The utility of the Heroes Club NFTs at launch is broad, casting a net for fan activations, gated access, and discounts. Though NFT activations should always clarify utility at the time of launch, leaving the door open for additional use in the future is critical for continued community growth. As the desires and needs of fans will change, so too will the composability of NFTs and open-ended utility is needed to adapt to future needs.
Web2.5 Trends in Sports
From trading cards to exclusive golden tickets and IRL experiences to metaverse apparel, sports brands are hitting web2.5 hard, from the NFL to the NBA, UFC to NASCAR, and more. Major themes in this space include luxury offerings, gated IRL experiences, digital collectibles, and some interesting forays into blockchain gaming all geared towards the younger, more digitally savvy demographic. Last but not least, the first virtual events are being tested out, creating a future in which being a team fan looks a little bit different.
Championship fever is real - and the Milwaukee Bucks are no stranger to the hype. During their 2021 playoff run they reached the global stage with an unofficial party of 50-60,000 fans watching from outside the stadium in the Deer District neighborhood. This year the Bucks are capitalizing on the momentum by organizing the event themselves and dropping the Deer District All-Access membership NFT or Cream City Pass. Available for use only during the playoffs, it features purely VIP IRL experiences and is branded as “a membership pass running on NFT technology” - no NFT know-how needed.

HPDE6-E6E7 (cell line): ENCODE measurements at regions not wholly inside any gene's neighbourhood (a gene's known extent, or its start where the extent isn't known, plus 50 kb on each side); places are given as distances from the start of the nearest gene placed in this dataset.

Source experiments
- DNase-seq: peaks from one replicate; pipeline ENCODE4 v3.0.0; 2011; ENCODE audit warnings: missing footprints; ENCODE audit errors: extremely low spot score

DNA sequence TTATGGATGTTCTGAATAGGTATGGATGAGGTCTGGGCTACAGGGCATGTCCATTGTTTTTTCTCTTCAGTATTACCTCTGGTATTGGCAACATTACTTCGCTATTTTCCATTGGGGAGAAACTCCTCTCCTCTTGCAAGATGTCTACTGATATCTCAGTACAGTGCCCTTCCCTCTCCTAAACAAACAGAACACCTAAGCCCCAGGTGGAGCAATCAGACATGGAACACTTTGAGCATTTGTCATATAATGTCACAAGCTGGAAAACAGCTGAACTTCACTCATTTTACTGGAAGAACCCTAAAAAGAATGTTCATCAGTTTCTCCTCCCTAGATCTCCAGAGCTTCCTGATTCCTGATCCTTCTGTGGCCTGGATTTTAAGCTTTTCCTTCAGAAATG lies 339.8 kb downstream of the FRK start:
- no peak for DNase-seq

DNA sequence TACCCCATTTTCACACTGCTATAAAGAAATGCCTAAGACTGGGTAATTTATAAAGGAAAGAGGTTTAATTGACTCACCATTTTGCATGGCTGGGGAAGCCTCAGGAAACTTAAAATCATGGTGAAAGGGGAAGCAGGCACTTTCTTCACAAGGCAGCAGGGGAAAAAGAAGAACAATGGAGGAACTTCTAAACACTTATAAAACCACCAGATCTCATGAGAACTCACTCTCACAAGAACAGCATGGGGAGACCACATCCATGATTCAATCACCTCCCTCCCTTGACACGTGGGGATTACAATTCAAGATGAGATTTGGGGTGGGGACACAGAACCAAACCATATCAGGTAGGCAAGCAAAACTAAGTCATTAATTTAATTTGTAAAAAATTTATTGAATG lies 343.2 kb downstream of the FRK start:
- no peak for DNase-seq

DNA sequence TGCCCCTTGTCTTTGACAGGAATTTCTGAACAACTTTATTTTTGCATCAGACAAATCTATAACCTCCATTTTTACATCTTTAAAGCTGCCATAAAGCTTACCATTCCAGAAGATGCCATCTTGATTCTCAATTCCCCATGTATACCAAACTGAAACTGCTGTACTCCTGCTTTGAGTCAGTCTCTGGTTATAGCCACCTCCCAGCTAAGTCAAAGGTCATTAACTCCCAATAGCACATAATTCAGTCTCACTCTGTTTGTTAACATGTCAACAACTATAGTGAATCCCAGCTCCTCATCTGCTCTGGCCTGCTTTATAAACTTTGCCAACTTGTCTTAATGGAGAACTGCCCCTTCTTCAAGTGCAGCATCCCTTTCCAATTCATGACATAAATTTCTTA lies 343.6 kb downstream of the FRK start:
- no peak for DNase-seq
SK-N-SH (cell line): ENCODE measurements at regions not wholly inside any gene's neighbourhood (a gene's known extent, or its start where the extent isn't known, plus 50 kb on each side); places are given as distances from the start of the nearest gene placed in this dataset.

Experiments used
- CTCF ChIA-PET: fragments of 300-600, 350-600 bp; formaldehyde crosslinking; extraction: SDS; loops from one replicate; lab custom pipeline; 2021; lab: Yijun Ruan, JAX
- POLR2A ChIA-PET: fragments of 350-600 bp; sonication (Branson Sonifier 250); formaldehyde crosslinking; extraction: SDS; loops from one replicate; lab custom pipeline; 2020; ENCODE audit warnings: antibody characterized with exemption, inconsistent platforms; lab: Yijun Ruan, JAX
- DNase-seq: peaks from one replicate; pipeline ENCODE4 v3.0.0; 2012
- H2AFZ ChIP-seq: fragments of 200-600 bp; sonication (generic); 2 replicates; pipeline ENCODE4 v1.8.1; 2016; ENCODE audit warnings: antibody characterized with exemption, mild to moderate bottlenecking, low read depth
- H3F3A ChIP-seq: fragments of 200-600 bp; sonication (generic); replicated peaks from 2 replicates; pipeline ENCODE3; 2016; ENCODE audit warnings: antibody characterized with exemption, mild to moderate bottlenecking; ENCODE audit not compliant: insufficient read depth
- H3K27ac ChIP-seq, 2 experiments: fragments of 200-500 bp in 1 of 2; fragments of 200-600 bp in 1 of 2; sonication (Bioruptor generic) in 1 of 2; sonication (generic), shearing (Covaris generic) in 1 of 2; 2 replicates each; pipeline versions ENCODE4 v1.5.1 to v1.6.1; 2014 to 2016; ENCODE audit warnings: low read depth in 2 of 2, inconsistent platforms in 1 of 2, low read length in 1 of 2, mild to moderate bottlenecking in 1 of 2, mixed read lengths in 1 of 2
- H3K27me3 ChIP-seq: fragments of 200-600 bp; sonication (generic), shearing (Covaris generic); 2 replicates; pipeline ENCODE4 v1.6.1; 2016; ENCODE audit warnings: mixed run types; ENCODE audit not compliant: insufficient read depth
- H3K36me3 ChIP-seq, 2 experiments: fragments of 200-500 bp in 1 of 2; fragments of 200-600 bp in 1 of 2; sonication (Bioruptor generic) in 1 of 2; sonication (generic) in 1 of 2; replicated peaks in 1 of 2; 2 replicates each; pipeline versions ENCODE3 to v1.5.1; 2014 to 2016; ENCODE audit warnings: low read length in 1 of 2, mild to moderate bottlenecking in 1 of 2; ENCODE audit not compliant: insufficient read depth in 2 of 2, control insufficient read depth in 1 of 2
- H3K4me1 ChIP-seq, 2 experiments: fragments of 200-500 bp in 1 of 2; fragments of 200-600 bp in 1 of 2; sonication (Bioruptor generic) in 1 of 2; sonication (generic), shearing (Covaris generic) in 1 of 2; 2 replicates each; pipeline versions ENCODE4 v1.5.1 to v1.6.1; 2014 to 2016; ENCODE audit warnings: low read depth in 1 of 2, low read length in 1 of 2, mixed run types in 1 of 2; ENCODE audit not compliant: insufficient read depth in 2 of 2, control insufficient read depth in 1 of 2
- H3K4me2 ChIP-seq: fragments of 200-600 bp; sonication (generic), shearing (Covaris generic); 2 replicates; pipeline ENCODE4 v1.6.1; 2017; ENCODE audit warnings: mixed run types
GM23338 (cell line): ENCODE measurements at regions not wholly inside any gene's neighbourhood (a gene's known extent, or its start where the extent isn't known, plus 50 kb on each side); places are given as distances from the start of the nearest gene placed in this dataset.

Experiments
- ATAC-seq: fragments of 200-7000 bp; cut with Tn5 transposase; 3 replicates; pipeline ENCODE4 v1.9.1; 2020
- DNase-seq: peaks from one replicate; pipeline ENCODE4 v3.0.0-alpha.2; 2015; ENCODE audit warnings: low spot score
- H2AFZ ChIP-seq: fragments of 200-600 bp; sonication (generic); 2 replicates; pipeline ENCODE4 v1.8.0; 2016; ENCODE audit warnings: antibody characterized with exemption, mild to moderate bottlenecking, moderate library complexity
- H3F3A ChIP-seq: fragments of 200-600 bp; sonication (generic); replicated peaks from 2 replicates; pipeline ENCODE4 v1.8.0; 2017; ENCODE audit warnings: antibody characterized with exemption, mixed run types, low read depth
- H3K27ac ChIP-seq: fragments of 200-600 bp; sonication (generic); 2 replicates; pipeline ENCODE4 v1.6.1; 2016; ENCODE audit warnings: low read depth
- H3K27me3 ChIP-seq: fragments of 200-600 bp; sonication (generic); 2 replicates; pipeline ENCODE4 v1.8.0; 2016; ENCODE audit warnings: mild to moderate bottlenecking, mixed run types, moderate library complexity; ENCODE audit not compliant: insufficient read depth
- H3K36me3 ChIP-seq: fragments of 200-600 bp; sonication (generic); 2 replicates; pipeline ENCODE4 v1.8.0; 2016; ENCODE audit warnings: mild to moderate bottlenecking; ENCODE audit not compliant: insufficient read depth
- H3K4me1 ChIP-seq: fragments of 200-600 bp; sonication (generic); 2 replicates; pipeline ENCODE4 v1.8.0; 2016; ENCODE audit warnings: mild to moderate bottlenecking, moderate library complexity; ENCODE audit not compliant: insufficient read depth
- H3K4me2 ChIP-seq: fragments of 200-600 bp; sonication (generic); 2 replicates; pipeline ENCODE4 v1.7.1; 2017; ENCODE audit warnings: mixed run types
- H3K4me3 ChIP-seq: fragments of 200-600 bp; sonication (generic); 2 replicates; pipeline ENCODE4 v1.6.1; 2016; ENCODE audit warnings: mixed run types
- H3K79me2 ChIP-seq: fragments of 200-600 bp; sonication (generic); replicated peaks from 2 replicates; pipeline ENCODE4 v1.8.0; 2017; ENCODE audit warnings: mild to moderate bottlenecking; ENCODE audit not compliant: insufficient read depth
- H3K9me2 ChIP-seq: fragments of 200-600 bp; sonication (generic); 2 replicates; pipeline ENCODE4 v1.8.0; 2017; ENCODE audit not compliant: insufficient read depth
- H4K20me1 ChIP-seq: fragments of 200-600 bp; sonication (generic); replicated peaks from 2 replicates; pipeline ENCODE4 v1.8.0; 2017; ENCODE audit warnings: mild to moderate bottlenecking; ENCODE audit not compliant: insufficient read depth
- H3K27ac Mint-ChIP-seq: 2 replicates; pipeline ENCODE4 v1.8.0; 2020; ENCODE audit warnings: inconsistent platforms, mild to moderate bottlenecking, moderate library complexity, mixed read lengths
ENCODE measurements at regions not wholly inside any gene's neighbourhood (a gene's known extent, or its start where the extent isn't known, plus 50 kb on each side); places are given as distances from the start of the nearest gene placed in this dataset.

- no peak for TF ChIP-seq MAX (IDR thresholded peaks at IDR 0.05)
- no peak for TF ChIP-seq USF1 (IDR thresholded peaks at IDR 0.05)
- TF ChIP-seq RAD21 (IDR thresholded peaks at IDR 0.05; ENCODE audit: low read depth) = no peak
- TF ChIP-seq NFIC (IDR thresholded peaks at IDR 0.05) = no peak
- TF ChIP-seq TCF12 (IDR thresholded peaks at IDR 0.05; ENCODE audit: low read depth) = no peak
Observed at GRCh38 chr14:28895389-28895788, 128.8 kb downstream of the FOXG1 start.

The NFL added metaverse programming to their roster this year with a virtual “destruction house” in Roblox NFL tycoon, letting players compete with each other to destroy a house and win Super Bowl and NFL-themed virtual items. Add to that the NFL’s partnership with Roblox where users can use the in-game NFL shop to buy their avatars branded apparel, and you have a new virtual game altogether.
But what about moving your body in the metaverse? Smart bike manufacturer Capti is aiming to move training into the metaverse using 3D worlds developed in Unreal Engine (making the platform compatible with pre-existing worlds). While the current world iteration still feels trapped in 1995 Myst land due to rendering limitations, the possibilities are fascinating. Want to literally run through Fortnite? With products like this, that future is coming.
Collectibles are here to stay. Following in the footsteps of NBA Top Shot (and also with the help of Dapper Labs) the NFL launched NFL All Day, a collection and marketplace of, you guessed it, top moments from throughout the league. US Tennis got in on the action as well, partnering with VaynerNFT to drop its first NFT collection. The highest-level “Golden Ace” cards came with multiple once-in-a-lifetime experiences for holders, including an opportunity to play tennis inside Arthur Ashe Stadium, having their name engraved on the US Open grounds, and more.